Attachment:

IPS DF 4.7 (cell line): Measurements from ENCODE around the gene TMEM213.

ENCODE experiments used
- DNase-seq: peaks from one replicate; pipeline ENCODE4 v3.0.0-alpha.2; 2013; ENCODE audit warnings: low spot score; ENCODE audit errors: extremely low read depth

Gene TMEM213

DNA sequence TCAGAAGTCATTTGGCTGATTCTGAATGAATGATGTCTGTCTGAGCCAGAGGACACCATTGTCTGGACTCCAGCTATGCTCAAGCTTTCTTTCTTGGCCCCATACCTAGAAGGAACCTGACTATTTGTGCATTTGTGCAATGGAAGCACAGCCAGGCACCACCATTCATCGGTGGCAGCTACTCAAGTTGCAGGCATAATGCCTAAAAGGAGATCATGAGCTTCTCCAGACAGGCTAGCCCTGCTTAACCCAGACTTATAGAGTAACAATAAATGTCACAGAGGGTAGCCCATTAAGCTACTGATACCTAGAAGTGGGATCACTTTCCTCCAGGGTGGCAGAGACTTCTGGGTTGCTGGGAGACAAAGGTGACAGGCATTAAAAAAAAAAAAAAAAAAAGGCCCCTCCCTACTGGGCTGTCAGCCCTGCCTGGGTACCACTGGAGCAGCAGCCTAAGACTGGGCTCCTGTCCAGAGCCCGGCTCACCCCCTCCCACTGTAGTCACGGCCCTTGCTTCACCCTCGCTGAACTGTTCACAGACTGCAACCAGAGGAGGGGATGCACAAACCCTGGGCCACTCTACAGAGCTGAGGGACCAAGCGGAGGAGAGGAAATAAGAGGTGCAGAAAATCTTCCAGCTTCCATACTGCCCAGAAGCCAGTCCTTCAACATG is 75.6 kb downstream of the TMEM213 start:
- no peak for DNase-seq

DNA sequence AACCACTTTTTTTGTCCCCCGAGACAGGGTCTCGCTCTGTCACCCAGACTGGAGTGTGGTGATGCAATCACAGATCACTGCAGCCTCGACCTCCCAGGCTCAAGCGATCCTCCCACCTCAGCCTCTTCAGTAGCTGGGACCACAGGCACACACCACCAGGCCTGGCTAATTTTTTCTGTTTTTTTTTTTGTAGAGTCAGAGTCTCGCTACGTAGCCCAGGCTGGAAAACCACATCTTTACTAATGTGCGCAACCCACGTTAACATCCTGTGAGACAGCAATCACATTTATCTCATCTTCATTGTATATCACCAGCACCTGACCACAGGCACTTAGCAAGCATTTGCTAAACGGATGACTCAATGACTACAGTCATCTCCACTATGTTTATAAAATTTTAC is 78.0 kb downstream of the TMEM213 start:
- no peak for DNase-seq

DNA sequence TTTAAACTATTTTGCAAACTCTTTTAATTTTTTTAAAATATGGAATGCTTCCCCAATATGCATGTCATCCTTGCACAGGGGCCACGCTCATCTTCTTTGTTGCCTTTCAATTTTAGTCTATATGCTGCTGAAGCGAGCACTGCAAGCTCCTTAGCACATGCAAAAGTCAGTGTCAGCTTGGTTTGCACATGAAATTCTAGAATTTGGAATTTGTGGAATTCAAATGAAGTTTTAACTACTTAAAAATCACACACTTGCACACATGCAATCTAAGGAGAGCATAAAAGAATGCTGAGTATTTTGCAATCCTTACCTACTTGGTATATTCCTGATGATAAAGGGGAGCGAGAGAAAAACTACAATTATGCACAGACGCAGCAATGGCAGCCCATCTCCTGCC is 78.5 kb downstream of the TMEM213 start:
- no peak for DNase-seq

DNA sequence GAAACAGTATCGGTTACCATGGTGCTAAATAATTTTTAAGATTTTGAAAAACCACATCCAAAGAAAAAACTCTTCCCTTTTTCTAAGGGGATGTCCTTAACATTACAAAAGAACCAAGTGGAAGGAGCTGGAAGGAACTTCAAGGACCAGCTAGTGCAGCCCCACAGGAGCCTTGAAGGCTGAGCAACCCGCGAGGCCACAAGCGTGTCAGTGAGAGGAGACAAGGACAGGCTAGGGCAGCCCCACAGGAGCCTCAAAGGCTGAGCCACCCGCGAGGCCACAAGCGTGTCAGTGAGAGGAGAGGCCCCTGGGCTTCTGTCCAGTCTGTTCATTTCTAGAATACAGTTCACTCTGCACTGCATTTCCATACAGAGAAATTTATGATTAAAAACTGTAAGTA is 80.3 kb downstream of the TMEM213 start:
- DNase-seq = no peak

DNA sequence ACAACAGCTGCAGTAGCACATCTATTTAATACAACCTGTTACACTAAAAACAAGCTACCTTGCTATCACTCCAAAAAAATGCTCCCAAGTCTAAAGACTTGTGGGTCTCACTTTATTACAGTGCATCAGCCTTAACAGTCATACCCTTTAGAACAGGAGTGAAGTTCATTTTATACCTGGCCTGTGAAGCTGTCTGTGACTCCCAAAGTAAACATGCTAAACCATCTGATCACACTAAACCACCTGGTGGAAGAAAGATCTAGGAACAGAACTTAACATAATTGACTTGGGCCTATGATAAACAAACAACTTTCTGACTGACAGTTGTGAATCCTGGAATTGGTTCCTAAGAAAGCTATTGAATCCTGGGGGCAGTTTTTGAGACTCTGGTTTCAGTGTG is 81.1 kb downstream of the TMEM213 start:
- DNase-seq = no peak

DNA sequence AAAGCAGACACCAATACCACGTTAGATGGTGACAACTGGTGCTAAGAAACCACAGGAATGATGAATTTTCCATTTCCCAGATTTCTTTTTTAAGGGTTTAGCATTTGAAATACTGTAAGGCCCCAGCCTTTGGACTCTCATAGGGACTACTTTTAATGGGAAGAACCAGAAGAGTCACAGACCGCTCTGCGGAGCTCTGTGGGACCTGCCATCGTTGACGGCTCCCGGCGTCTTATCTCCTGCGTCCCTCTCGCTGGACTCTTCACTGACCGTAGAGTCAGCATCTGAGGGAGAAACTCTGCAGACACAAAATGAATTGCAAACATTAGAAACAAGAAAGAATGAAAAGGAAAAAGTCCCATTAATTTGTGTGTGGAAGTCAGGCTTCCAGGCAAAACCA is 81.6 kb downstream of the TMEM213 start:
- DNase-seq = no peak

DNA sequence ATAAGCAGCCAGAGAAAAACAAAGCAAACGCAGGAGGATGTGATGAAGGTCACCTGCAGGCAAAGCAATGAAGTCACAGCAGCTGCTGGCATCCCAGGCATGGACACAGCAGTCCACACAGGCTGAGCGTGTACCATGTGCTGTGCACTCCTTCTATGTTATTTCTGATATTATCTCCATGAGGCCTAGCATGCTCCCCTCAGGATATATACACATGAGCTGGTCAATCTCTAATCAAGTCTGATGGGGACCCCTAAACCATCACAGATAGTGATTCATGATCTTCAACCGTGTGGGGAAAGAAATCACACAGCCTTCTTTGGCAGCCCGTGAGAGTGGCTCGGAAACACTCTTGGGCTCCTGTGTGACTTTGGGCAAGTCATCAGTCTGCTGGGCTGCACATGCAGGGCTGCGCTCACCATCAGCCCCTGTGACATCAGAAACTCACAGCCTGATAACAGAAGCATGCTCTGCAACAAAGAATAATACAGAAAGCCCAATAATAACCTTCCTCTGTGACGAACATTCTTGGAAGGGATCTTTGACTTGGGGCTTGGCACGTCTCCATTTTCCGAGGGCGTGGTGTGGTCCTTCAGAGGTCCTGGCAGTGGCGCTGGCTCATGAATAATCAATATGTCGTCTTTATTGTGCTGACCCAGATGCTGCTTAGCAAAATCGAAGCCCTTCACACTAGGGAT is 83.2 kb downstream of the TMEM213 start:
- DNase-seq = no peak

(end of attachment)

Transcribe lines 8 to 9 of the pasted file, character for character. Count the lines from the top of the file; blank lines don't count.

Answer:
- no peak for DNase-seq

DNA sequence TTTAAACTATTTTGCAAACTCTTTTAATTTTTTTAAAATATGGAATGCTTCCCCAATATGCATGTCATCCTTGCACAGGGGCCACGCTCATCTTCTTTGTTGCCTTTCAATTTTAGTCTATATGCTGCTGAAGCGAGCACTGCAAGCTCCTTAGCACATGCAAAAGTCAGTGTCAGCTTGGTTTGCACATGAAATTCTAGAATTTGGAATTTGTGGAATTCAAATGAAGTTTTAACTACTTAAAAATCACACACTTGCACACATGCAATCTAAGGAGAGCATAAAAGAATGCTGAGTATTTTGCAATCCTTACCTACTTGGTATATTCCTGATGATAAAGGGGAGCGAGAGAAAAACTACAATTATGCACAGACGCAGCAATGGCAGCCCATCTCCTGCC is 78.5 kb downstream of the TMEM213 start: